The contention that good government would not be achieved without a reform of parliament had been put to Ricardo by James Mill in 1815 but was at that time rejected on the grounds that Mill both exaggerated the 'sinister interest' of politicians in pursuing their own ends and undervalued the corrective influence of enlightened public opinion. Three years later Ricardo's position had changed. Partly as a result of Mill's bombardment of Ricardo with radical messages, partly because of Ricardo's growing conviction that the tory government was failing to pursue 'right measures', and finally after reading Jeremy Bentham's Plan of Parliamentary Reform, Ricardo was won over to the radical cause. As he came to argue, good government—government 'administered for the happiness of the many, and not for the benefit of the few' (Works and Correspondence, 7.299)—required that politicians should 'legislate for the public benefit only, and not … attend to the interests of any particular class' (Works and Correspondence, 8.275); yet, under present arrangements, politicians fell prey to the interests of particular classes, especially the landed class (vide the 1815 corn law); hence the necessity for reform. However, Ricardo's proposals fell some way short of those of his radical contemporaries. The introduction of the secret ballot was, for him, an almost sufficient basis for securing good government under existing circumstances, although he did make a case for triennial parliaments and a modest extension of the franchise to include householders. He might therefore be described as a moderate reformer in the utilitarian tradition of Bentham and Mill: as he once declared, 'I … am a disciple of the Bentham and Mill School' (Works and Correspondence, 8.52).
Ricardo's parliamentary duties made significant encroachments on his time, although they did not prevent him from contributing an article headed 'Funding system' to the Encyclopaedia Britannica (1820), making extensive changes to the third edition of his Principles (1821), co-founding the Political Economy Club (1821), reiterating his opposition to the corn laws in the pamphlet On Protection to Agriculture (1822), drafting his Plan for the Establishment of a National Bank (1823), and embarking on a grand tour of continental Europe with his family (1822). In the last year of his life he painted the following picture of life at Gatcombe to an old friend: 'we shall walk and ride, we will converse on politics, on Political Economy, and on Moral Philosophy, and neither of us will be the worse for the exercise of our colloquial powers' (Works and Correspondence, 9.377). But it was not to be. On 11 September 1823 Ricardo died at Gatcombe Park from the effects of an abscess in the middle ear. One week later he was buried in the churchyard of St Nicholas Hardenhuish, near Chippenham, Wiltshire, adjoining the Hardenhuish Park estate of his daughter Henrietta and her husband, Thomas Clutterbuck.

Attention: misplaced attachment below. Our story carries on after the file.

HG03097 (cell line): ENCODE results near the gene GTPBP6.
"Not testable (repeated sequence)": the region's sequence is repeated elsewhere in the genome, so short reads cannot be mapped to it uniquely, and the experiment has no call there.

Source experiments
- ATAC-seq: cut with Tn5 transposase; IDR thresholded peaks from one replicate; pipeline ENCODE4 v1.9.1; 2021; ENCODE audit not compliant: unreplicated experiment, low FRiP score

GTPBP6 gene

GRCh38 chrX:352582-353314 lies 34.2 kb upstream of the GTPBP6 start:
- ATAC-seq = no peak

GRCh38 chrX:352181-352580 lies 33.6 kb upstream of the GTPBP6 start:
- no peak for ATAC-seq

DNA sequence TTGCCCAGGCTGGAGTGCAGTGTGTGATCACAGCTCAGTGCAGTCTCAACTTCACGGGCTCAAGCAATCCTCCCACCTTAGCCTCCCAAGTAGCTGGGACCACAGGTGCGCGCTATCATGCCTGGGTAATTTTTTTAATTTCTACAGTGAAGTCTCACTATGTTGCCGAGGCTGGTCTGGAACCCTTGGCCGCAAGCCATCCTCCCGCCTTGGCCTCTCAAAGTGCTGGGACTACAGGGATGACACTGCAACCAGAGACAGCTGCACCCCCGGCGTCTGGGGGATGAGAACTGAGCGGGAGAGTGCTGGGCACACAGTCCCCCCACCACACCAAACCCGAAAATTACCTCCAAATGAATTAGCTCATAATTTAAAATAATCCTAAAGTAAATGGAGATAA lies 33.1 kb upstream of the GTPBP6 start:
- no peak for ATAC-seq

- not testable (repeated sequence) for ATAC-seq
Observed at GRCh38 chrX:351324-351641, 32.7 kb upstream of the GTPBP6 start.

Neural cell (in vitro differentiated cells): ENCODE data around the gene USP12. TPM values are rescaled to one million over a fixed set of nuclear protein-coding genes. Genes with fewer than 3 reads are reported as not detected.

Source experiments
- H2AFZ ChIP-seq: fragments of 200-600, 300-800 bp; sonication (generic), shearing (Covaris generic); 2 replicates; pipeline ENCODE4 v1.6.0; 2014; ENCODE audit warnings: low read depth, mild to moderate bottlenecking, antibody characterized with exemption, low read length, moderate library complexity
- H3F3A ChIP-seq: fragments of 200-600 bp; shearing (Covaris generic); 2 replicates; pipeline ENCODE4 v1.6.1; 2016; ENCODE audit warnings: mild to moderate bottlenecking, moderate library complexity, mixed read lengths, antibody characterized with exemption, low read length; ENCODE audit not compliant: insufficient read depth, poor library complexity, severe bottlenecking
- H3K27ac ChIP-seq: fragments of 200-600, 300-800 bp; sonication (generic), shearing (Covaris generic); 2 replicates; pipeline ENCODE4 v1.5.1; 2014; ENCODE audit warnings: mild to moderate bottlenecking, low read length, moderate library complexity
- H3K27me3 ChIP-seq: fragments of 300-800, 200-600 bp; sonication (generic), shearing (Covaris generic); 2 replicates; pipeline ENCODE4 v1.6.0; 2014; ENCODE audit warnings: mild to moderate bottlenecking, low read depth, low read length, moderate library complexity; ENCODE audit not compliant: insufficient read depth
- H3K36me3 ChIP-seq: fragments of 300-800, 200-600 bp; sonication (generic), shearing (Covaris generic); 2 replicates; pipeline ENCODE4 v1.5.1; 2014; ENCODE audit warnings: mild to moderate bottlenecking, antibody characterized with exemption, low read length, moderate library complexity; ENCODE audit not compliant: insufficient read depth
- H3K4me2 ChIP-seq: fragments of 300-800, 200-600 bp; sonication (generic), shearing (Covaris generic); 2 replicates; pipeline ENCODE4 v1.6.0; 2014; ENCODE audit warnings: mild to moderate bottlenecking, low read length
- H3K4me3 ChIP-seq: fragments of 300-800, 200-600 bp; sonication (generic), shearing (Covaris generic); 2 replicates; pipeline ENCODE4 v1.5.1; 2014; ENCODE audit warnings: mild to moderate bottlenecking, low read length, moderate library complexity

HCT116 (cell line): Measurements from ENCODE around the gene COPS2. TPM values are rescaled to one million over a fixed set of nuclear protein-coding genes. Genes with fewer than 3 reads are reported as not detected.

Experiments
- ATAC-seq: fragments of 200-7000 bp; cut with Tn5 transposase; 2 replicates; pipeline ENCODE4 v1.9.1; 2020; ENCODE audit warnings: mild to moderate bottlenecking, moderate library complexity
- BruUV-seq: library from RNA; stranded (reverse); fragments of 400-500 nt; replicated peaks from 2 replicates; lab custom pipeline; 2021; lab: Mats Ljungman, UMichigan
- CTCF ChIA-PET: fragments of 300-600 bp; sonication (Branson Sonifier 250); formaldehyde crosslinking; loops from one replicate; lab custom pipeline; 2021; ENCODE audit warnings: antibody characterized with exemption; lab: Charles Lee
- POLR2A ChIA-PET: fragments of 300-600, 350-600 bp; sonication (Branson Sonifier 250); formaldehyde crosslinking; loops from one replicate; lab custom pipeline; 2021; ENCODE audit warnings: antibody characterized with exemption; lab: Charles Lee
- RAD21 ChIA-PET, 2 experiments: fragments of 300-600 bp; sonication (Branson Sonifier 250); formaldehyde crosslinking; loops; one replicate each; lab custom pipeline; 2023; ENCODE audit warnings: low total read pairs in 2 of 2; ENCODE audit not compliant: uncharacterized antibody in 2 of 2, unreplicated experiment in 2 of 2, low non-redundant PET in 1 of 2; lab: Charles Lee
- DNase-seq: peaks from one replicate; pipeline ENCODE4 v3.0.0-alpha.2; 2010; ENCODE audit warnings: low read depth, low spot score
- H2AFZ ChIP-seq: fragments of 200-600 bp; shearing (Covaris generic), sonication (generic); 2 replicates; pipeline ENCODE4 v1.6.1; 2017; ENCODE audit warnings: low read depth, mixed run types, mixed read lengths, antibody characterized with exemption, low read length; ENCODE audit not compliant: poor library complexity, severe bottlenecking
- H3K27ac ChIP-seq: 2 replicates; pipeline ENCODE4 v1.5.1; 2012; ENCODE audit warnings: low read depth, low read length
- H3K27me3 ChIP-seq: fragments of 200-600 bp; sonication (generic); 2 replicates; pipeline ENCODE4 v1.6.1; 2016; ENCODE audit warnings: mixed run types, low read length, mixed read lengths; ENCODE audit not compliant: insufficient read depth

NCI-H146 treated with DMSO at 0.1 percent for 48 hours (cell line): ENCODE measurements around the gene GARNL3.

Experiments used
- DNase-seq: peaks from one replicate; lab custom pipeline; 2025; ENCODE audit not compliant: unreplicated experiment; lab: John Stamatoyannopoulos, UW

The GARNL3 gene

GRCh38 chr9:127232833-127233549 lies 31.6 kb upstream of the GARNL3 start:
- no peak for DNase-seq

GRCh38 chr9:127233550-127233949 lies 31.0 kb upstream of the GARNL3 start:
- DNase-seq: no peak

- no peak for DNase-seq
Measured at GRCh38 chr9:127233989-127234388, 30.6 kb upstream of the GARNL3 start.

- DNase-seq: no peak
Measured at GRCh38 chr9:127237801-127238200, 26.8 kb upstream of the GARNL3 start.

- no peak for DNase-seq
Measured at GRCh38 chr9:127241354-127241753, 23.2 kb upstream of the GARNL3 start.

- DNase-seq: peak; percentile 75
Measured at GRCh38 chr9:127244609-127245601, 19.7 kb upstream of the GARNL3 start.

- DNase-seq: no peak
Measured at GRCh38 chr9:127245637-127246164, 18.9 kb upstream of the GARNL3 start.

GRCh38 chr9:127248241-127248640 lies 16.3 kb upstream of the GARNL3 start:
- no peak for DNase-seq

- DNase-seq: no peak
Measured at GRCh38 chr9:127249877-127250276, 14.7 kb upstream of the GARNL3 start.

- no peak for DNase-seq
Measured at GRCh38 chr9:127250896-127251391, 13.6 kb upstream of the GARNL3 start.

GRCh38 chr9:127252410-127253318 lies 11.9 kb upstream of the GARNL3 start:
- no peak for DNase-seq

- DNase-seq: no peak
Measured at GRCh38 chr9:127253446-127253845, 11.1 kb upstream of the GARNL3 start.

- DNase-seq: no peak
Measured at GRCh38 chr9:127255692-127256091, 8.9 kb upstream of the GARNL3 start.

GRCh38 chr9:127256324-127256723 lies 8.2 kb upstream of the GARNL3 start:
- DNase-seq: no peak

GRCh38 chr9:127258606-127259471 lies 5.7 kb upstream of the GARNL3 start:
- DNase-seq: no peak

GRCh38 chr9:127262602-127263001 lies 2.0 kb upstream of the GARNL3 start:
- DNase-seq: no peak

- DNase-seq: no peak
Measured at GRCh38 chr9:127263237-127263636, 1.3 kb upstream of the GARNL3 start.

Maria Edgeworth, a friend of Ricardo, described him as 'altogether one of the most agreeable persons, as well as the best informed and most clever, that I ever knew' (Works and Correspondence, 10.170), a view that seems to have been shared by his many friends and acquaintances. He was also a generous man, who provided almshouses, schools, an infirmary, and a savings bank in his own locality, contributed to a string of charities, and patronized the arts. It is, however, as a political economist that he is best remembered, although the bewildering array of evaluations and interpretations of his work make it impossible to state uncontroversially just what it is that he is best remembered for.